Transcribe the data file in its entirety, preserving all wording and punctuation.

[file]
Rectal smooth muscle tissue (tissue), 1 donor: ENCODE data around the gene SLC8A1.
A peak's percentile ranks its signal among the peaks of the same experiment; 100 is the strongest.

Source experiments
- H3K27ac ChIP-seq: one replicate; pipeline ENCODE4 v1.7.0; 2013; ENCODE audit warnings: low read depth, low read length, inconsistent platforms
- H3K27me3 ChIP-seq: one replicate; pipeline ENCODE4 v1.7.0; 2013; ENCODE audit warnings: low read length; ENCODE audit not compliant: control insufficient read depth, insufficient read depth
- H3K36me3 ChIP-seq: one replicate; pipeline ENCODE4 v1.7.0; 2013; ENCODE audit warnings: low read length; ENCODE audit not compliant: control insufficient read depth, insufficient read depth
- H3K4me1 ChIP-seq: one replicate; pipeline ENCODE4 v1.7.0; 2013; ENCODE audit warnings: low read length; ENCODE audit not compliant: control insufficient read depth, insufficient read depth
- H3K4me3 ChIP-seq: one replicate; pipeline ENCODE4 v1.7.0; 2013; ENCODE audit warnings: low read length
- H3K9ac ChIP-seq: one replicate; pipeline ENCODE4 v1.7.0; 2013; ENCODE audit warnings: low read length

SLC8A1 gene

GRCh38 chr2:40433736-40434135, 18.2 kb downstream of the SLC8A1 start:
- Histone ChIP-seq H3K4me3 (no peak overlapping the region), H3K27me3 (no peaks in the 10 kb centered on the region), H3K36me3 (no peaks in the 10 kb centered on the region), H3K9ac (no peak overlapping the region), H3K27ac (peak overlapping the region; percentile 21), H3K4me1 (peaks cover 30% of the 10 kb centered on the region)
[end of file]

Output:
Rectal smooth muscle tissue (tissue), 1 donor: ENCODE data around the gene SLC8A1.
A peak's percentile ranks its signal among the peaks of the same experiment; 100 is the strongest.

Source experiments
- H3K27ac ChIP-seq: one replicate; pipeline ENCODE4 v1.7.0; 2013; ENCODE audit warnings: low read depth, low read length, inconsistent platforms
- H3K27me3 ChIP-seq: one replicate; pipeline ENCODE4 v1.7.0; 2013; ENCODE audit warnings: low read length; ENCODE audit not compliant: control insufficient read depth, insufficient read depth
- H3K36me3 ChIP-seq: one replicate; pipeline ENCODE4 v1.7.0; 2013; ENCODE audit warnings: low read length; ENCODE audit not compliant: control insufficient read depth, insufficient read depth
- H3K4me1 ChIP-seq: one replicate; pipeline ENCODE4 v1.7.0; 2013; ENCODE audit warnings: low read length; ENCODE audit not compliant: control insufficient read depth, insufficient read depth
- H3K4me3 ChIP-seq: one replicate; pipeline ENCODE4 v1.7.0; 2013; ENCODE audit warnings: low read length
- H3K9ac ChIP-seq: one replicate; pipeline ENCODE4 v1.7.0; 2013; ENCODE audit warnings: low read length

SLC8A1 gene

GRCh38 chr2:40433736-40434135, 18.2 kb downstream of the SLC8A1 start:
- Histone ChIP-seq H3K4me3 (no peak overlapping the region), H3K27me3 (no peaks in the 10 kb centered on the region), H3K36me3 (no peaks in the 10 kb centered on the region), H3K9ac (no peak overlapping the region), H3K27ac (peak overlapping the region; percentile 21), H3K4me1 (peaks cover 30% of the 10 kb centered on the region)